Dog poop can damage ecosystems

Both in the USA (depending upon the state) and in the UK, it is mandatory to pick up your dog’s poop. In the USA it is known as the “pooper scooper law”. In most states in the USA, it is illegal to let your dog poop in someone’s yard as well. Essentially in the USA the law states that a cat and/or dog caregiver must clean up after their cat or dog has pooped on private or public property.

Dog poop waster bin in a public place
Dog poop waster bin in a public place. Photo: Pixabay.

In the UK you will see the vast majority of people picking up their dog poop. This is for health reasons by which I mean the health of people. But now we have a research project which suggest that dog poop can damage ecosystems as well.

It is the nitrogen and phosphorus in dog poop which can damage fragile ecosystems. When dogs are allowed into nature reserves and their owner leaves behind dog poop they leave behind enough nitrogen and phosphorus, it is believed, to affect the ecosystem.

These chemicals act as fertilisers. That might sound like a good thing as certain common plants thrive in nutrient-rich environments. However, rare plants sometimes require low-nutrient conditions. These plants can be crowded out.

Professor Pieter De Frenne of Ghent University, the lead researcher in this project, said: “Our findings suggest that the neglected inputs of dogs in nature reserves could delay restoration goals.”

The professor also said that “In many nature reserves: the management is specifically directed towards lowering nutrient levels to enhance plant and animal biodiversity.”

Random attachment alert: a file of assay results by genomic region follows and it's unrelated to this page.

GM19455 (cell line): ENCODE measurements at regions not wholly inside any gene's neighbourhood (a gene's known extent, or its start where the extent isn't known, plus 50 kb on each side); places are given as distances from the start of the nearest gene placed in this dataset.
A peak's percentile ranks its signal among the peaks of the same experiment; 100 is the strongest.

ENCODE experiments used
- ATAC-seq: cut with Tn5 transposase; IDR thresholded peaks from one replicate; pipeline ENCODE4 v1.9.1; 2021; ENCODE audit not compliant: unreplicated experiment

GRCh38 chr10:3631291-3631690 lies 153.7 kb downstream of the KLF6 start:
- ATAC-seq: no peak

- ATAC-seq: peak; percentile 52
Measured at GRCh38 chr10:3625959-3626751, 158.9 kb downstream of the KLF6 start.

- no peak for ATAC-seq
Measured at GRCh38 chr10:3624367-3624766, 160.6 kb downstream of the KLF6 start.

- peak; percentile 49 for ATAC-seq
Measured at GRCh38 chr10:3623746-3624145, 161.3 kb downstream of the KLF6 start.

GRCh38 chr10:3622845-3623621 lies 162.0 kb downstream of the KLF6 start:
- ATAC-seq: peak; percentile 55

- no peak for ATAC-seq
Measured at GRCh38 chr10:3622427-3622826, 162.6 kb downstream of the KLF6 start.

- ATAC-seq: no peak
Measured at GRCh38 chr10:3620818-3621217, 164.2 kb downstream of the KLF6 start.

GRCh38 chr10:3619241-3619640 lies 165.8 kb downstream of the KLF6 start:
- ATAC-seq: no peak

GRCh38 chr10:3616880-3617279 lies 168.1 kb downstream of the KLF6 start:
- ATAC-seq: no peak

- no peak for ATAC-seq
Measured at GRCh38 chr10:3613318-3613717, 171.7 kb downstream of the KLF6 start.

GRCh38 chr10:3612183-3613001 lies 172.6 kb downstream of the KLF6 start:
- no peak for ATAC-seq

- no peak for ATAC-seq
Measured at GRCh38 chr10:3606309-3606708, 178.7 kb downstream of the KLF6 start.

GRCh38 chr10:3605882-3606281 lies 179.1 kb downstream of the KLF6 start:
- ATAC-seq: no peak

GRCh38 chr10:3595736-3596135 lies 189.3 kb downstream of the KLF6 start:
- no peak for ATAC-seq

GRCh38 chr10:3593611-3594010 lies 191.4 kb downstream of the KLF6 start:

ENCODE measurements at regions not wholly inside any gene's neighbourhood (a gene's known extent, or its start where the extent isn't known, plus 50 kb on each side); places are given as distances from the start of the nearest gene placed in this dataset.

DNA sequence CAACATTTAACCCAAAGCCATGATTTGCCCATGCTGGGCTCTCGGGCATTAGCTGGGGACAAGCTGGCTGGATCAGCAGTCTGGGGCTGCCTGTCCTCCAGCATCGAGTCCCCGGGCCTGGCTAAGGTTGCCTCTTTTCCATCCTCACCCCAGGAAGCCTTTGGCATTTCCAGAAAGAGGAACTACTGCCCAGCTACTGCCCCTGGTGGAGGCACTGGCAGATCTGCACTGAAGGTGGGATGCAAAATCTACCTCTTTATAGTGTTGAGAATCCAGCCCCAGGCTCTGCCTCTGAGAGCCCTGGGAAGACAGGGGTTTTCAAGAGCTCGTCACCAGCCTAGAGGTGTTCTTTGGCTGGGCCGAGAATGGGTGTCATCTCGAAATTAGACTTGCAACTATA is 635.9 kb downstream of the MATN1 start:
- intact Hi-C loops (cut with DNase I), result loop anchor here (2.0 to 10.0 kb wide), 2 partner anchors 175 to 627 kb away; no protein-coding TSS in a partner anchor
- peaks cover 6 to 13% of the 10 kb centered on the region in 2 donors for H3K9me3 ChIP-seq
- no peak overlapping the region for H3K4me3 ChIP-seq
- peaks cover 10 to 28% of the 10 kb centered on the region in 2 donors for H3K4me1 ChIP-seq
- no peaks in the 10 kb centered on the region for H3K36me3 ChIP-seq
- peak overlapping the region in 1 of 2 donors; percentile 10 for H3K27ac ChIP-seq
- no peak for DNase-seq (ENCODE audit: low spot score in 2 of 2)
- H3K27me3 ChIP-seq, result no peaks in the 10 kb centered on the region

The research took place at four nature reserves near the Belgian city of Ghent. They estimated that dogs left an average of 11.5 kg of nitrogen and 5 kg of phosphorus per hectare, annually. They decided that this was high enough to influence biodiversity.

They concluded that if all the dog mess was picked up it would cut the amount of nitrogen by 56% and phosphorus by 97% that was introduced into the ecosystem.

They believe that some ecosystems are so finely balanced and delicate that a dog’s urine may upset it.

De Freene suggested that if dogs were always on a leash the problem would be confined to areas next to a footpath. In such areas they found (through modelling?) that the nitrogen and phosphorus nutrient inputs to the area would exceed the legal limit for fertilisation of agricultural land. They thought that this was staggering considering they were looking at nature reserves not farmland.

It was suggested that dogs should be banned from the most sensitive nature reserves and where ecologists are trying to create low-nutrient conditions.

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